Many social scientists have a virulent disdain for geographers. Some, so much so that whenever there was a need to take the equivalent of Occam’s razor to the declining college budget, the geography department was enthusiastically offered for sacrifice.

Geographers were regarded as posers who dabbled in sociology, cultural anthropology, social psychology, history, and of course, political science – specialties that in and of themselves require years of training and intellectual immersion.

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Since retiring, I haven’t given much thought to this academic infighting. Then, to my horror, I saw severaarticles on Macmillan’s (W. H. Freeman division) World Regional Geography, fourth edition, by Lydia Pulsipher, Alex Pulsipher and Conrad M. Goodwin.

The articles, with extensive reprinting, focused on the authors’ rendition of the politics of the Middle East.

 “Terrorism is the use, or threat of violence, intended to create a climate of fear in a given population,” the authors tell us.

Although there is no universally agreed upon definition of terrorism, nearly all such definitions, especially those used by the US government, include a political and ideological component. Terrorism is generally recognized as the use, or threat of violence, to achieve political or ideological (including religious) change.

As the US State Department appropriately notes, terrorism is violence that is directed at a civilian population, not just any given population. Violence directed at armed combatants intended to cause fear is not terrorism; it is warfare.

The absence of the political or ideological definitional component announces that the authors are rank amateurs. Their definition of terrorism could not remotely distinguish Tony Soprano from ISIS.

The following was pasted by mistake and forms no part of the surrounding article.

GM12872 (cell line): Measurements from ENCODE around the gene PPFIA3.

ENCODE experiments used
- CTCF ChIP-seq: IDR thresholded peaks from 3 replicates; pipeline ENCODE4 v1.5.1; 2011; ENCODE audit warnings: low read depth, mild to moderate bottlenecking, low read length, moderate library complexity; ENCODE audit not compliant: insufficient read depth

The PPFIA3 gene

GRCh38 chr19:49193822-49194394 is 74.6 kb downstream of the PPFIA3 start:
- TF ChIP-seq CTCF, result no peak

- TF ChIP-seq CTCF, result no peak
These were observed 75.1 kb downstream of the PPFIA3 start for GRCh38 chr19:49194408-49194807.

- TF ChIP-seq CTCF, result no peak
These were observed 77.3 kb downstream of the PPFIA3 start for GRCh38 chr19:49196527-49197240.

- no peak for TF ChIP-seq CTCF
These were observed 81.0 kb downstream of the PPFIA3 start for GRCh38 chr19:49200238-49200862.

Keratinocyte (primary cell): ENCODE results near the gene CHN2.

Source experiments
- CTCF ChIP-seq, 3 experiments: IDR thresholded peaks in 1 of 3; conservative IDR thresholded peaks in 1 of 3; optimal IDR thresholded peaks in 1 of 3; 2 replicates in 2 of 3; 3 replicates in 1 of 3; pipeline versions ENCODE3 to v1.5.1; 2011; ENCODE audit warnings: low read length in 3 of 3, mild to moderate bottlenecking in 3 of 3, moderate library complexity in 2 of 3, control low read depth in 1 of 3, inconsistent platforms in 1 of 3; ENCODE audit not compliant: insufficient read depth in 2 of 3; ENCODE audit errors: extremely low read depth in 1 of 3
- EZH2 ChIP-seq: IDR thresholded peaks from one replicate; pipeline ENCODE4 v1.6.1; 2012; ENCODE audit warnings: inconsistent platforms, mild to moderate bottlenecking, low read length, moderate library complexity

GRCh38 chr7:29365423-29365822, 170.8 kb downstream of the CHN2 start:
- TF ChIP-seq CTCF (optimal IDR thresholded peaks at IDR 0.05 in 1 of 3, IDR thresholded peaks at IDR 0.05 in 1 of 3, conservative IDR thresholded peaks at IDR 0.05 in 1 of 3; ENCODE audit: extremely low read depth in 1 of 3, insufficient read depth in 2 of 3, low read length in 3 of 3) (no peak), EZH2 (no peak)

Definitions are supposed to help us explain – not justify. The critical distinction between explanation and justification is fundamental in scholarship.

So, when the authors add a justification for terrorism to their definition by saying that terrorism is the last and ultimate tactic of desperate people who need to draw attention to their cause, we are compelled to question whether the authors’ purpose is to explain, or to provide justification for horrendous acts of violence.

Do the authors believe that a so-called “just cause” provides moral license?  Should students conclude that al-Qaeda flew airplanes into the World Trade Center and killed 3,000-plus innocent people because it was the ultimate tactic of desperate people trying to draw attention to the Islamist cause?

This is less a textbook than a leftist rant that provides a justification for terrorism to a captive audience of intellectually underdeveloped undergraduates. This is sloppy scholarship with an agenda.

That purpose is revealed when the authors in their palpable ignorance allege that the first act of terrorism in modern times in North Africa and Asia was the bombing of the King David Hotel in 1946 by militant Zionists.

This ignores anti-Jewish terror in the Arab world in Syria, Morocco, Hebron and Iraq, all of which pre-dated 1946. One of the most infamous of these acts of terror is the Farhud in 1941 Baghdad. This is of special significance because it was organized by the Grand Mufti of Jerusalem, who shared Hitler’s resolve to exterminate the Jews and subsequently became Hitler’s personal guest in Berlin through the war years.

There is also the question of whether the bombing of the King David Hotel was an act of terror. As the authors conveniently ignore, the King David Hotel was the seat of British military headquarters in the Mandate of Palestine.

The militant Zionist organization, the Irgun, was at war with the British. The hotel was the primary military installation run by an armed, uniformed enemy. It was a legitimate military target.

The narrative of the text says that the Jewish “settlers” did not agree to the UN partition plan. Anyone with a modicum of exposure to the history of the region knows this is turning history upside down. It was the Arabs who rejected the partition plan.

What is painful is not so much reading this faux history written by two academics with specialties in the Caribbean and an author who writes about climate change. They were so far outside their domain of expertise that only hubris could have propelled them on this mission. What is disheartening is that a division of Macmillan, a distinguished publisher, shepherded this into print. From the authors, we should expect drivel. From Macmillan, we should expect a higher standard.

Abraham H. Miller is an emeritus professor of political science, University of Cincinnati, and a distinguished fellow with the Salomon Center.


The views expressed by authors are their own and not the views of The Hill.